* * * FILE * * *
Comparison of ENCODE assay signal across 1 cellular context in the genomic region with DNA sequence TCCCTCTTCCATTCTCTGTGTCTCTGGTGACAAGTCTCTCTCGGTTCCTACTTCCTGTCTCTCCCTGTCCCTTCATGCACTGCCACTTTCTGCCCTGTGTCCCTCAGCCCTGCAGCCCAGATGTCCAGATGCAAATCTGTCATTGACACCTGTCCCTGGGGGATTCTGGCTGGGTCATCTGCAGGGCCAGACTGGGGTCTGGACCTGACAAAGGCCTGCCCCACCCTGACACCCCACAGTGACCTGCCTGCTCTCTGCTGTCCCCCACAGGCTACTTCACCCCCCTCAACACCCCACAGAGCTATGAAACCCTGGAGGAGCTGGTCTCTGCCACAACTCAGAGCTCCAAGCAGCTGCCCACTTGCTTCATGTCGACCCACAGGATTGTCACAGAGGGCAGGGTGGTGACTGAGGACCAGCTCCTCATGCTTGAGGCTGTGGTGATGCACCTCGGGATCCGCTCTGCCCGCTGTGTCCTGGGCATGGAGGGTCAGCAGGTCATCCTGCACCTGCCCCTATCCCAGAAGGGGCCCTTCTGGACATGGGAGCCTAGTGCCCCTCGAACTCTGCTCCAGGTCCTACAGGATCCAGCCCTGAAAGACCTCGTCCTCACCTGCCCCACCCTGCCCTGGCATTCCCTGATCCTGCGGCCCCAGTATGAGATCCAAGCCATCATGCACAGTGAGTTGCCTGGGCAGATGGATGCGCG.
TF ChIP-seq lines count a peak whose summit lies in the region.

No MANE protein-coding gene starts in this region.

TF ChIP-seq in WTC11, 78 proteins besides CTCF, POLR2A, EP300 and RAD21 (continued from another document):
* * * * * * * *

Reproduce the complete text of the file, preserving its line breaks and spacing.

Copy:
Comparison of ENCODE assay signal across 1 cellular context in the genomic region with DNA sequence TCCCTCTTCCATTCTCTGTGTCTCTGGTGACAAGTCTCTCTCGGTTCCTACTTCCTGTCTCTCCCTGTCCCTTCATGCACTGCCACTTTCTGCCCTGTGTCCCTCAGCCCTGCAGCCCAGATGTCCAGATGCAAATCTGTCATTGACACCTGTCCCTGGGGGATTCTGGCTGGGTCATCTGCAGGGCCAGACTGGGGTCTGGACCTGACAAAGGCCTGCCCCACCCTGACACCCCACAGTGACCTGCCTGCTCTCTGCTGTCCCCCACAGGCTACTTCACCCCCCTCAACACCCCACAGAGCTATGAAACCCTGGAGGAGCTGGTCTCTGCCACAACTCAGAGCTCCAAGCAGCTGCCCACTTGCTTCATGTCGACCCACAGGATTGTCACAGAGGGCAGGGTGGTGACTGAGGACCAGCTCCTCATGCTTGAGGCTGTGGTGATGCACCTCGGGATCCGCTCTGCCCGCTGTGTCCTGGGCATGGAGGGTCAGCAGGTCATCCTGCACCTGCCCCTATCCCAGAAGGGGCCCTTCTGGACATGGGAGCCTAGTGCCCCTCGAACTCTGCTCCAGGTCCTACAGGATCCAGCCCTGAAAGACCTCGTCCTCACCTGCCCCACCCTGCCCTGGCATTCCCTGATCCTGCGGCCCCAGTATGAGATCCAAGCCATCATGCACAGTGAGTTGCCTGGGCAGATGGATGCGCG.
TF ChIP-seq lines count a peak whose summit lies in the region.

No MANE protein-coding gene starts in this region.

TF ChIP-seq in WTC11, 78 proteins besides CTCF, POLR2A, EP300 and RAD21 (continued from another document):